TORONTO -- Toronto Blue Jays outfielder Barry Bonnell, who demanded last November that the team trade him, has found a home -- and he didn't have to look very far.
Bonnell, a .293 hitter with six home runs and 29 RBI under manager Bobby Cox's platoon system in 1982, agreed Wednesday to a new three-year contract with the American League club.
He said his demand for a trade had been triggered by a misunderstanding over the insurance policy in his contract and a desire to strengthen his bargaining position.
'I thought about playing for another team and what it would entail. I might get to play a little more in another city,' said Bonnell, who as a five-year veteran was entitled to demand a trade. 'But I like Toronto and would probably have never asked to leave if it wasn't for that contract stuff.'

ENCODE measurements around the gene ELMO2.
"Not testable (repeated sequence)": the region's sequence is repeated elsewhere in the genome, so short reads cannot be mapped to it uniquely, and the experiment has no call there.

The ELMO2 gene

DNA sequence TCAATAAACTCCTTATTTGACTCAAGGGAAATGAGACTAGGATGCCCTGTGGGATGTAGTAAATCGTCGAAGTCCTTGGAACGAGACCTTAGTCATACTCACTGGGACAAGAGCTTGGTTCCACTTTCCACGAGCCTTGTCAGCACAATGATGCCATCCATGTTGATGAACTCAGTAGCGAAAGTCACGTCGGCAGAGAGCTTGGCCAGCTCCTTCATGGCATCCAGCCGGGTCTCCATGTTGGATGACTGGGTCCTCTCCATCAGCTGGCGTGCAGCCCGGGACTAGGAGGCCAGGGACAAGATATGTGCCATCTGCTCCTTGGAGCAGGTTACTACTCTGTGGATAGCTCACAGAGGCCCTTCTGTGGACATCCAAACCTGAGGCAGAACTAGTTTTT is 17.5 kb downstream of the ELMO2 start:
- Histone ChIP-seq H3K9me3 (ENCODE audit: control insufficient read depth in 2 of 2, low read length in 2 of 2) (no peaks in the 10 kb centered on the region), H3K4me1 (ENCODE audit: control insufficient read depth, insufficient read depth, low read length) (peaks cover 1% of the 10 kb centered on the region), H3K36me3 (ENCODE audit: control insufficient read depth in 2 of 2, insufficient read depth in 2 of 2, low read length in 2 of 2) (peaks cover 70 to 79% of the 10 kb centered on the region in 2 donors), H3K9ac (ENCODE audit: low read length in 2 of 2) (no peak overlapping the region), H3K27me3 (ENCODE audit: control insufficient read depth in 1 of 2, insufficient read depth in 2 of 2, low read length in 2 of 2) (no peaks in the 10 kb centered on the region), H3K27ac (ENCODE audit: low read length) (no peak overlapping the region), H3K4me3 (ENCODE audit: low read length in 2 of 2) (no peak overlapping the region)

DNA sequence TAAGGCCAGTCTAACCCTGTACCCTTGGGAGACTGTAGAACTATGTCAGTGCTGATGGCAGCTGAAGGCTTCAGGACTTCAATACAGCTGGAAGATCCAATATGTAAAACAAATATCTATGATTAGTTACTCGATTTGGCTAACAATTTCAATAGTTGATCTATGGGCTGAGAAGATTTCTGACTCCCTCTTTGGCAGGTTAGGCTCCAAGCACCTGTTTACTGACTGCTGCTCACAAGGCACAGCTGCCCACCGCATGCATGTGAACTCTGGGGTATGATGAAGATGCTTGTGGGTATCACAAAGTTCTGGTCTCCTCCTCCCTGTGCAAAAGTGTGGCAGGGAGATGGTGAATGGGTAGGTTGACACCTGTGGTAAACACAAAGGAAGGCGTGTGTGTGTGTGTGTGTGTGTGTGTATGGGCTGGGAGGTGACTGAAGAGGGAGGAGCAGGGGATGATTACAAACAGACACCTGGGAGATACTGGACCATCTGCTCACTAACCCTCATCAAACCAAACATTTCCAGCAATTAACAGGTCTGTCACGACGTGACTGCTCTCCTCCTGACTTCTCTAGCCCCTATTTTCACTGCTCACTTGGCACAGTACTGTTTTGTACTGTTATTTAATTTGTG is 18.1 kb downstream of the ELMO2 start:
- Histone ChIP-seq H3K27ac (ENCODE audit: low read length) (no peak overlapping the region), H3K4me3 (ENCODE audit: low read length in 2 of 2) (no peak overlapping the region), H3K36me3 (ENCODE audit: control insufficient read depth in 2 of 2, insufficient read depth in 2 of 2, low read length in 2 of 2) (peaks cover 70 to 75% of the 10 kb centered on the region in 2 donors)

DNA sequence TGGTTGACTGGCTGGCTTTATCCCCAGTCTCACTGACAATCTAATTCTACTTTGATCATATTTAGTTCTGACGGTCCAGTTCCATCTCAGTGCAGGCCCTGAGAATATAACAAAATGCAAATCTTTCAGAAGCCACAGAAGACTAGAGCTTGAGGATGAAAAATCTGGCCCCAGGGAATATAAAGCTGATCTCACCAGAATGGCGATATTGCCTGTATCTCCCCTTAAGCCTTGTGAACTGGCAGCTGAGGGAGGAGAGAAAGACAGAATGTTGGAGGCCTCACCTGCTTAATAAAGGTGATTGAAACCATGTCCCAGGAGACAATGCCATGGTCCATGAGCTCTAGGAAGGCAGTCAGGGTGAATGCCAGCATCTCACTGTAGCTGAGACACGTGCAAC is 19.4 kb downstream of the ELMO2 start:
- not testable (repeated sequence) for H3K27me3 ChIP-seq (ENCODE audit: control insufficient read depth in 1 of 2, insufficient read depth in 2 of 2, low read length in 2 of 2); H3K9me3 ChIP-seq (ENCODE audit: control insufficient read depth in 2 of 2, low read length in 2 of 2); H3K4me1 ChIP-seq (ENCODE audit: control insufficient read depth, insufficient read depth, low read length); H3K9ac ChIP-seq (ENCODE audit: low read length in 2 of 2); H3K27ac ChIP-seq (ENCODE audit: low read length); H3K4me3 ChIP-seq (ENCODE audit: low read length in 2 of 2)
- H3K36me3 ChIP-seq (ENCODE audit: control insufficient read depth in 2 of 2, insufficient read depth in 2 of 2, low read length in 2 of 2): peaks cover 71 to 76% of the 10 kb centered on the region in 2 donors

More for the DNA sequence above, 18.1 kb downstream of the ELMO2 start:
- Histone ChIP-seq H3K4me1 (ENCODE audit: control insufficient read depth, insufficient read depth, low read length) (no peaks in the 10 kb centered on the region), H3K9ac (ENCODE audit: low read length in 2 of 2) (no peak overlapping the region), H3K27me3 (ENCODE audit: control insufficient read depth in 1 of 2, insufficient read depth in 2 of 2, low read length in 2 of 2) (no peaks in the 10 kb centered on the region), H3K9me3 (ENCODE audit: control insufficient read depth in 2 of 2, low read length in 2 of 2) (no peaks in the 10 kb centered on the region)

Just 10 minutes before his contract was to expire, the Blue Jays told Bonnell, a licensed pilot, that it wouldn't be guaranteed if he were to 'go down' in a plane accident.
'But the Blue Jays came to me and apologized and said it was an oversight on their part. They agreed to pay for the extra insurance,' said Bonnell, 29, from his home in Milford, Ohio.
Batting against primarily left-handed pitchers, the former Ohio State star maintained a .300-plus average until the final week of the season.
With the Jays' acquisition of outfielder-first baseman-DH Dave Collins from the New York Yankees during the winter meetings, Bonnell isn't sure what plans the Blue Jays have for him in the 1983 campaign.
He said his status might depend on the performance of centerfielder Lloyd Moseby.
'I might wind up in center field or I might wind up on the bench. I won't know until the start of the season. I've been around long enough to realize that things can change pretty quickly.'
The terms of the new pact, to run through the 1985 season, were not disclosed.
A 6-foot-3, 200-pounder, Bonnell was acquired by the Blue Jays, along with reliever Joey McLaughlin and infielder Pat Rockett, from the Braves in December, 1979, in exchange for first baseman Chris Chambliss and shortstop Luis Gomez.
In 680 major-league games, he has hit .268 with 37 home runs and 239 RBI.